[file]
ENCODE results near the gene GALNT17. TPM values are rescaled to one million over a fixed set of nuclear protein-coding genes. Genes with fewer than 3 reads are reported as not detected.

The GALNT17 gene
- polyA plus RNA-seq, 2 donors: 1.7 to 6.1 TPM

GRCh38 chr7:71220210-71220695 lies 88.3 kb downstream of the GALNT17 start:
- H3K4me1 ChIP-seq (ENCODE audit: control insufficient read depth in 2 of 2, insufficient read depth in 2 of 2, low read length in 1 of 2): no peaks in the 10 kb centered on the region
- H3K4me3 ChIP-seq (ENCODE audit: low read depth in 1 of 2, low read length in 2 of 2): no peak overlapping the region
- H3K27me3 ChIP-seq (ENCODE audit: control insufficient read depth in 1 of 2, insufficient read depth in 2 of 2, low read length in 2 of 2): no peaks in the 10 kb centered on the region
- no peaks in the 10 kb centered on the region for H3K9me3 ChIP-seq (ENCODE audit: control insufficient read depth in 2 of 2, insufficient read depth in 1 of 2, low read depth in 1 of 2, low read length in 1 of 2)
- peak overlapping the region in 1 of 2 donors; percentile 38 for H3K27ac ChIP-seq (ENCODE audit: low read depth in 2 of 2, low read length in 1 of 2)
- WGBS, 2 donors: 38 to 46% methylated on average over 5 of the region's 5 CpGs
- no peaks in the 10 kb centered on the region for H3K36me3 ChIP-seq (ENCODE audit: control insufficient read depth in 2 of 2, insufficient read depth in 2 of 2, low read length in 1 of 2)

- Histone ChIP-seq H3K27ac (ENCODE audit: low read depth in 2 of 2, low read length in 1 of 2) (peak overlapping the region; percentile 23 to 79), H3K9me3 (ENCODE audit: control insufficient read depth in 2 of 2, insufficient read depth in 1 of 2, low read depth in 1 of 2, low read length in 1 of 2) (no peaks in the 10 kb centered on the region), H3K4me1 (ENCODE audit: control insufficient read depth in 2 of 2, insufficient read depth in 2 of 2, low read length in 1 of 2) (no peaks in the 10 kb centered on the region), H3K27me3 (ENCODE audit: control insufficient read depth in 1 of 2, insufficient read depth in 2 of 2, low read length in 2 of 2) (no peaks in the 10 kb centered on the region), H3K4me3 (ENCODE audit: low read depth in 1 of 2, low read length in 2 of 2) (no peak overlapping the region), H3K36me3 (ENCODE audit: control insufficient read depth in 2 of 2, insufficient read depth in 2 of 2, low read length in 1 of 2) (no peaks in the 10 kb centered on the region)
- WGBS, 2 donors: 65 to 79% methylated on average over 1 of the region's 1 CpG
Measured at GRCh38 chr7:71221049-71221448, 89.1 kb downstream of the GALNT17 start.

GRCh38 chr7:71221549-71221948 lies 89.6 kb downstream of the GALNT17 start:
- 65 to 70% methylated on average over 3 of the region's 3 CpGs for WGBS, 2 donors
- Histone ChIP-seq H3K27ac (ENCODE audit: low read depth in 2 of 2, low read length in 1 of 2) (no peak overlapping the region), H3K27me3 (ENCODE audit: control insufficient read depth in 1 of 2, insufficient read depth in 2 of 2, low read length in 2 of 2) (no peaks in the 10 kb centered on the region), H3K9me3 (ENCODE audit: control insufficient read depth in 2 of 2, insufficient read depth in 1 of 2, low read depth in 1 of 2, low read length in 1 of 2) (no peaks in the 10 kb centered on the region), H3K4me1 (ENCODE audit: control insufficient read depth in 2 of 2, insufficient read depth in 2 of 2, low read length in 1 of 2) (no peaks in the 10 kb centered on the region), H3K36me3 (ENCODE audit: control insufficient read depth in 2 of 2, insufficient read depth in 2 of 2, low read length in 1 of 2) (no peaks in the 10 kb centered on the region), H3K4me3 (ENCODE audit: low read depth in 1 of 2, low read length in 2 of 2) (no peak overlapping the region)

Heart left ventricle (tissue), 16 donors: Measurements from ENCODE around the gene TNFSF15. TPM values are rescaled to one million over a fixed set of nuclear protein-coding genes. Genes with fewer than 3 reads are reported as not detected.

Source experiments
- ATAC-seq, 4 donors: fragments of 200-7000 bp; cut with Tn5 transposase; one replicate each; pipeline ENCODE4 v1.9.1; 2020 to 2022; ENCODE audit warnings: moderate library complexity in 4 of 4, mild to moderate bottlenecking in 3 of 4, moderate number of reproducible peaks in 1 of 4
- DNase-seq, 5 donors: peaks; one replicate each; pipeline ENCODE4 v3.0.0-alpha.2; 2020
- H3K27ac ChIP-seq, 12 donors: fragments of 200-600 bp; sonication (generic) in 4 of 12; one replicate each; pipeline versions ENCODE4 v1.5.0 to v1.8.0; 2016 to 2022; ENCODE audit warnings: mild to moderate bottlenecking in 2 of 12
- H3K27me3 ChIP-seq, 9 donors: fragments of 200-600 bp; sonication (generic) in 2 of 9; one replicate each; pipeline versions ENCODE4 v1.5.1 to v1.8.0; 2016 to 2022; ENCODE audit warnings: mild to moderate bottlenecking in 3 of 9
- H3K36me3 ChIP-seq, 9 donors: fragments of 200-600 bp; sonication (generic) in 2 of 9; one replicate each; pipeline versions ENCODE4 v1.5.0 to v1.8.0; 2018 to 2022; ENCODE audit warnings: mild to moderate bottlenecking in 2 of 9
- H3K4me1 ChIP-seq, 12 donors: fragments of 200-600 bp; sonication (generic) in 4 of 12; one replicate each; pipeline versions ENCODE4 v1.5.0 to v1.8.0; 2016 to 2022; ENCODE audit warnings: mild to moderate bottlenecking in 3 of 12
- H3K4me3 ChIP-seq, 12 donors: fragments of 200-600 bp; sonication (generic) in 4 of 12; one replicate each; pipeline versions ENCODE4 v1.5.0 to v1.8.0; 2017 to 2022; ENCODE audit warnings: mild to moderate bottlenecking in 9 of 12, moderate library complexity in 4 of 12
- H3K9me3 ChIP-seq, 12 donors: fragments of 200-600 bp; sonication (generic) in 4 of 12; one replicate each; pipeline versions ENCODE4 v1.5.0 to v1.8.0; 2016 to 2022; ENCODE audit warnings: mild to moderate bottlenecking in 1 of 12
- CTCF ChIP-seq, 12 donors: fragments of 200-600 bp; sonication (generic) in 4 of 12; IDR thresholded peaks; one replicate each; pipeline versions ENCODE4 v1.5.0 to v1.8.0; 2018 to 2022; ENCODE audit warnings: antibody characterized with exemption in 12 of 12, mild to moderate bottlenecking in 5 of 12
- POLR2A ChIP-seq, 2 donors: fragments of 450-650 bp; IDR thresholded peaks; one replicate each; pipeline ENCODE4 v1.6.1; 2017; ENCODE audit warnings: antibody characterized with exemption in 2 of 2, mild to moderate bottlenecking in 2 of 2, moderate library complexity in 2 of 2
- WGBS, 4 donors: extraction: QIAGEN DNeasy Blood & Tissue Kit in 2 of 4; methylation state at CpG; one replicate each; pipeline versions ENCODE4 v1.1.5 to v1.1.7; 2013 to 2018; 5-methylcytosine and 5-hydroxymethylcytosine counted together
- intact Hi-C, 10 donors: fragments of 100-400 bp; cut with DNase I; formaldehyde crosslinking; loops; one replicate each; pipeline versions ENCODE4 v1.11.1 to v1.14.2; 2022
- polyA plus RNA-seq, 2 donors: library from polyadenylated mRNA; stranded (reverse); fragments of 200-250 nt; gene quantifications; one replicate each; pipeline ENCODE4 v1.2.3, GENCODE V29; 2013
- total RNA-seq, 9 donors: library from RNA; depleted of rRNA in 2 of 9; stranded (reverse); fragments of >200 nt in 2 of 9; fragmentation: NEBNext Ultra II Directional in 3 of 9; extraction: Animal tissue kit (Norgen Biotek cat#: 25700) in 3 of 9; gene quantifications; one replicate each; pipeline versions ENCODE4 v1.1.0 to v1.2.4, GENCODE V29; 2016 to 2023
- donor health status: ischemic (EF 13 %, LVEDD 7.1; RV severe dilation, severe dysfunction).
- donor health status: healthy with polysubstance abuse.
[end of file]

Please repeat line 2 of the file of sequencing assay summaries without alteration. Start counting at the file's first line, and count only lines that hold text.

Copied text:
The GALNT17 gene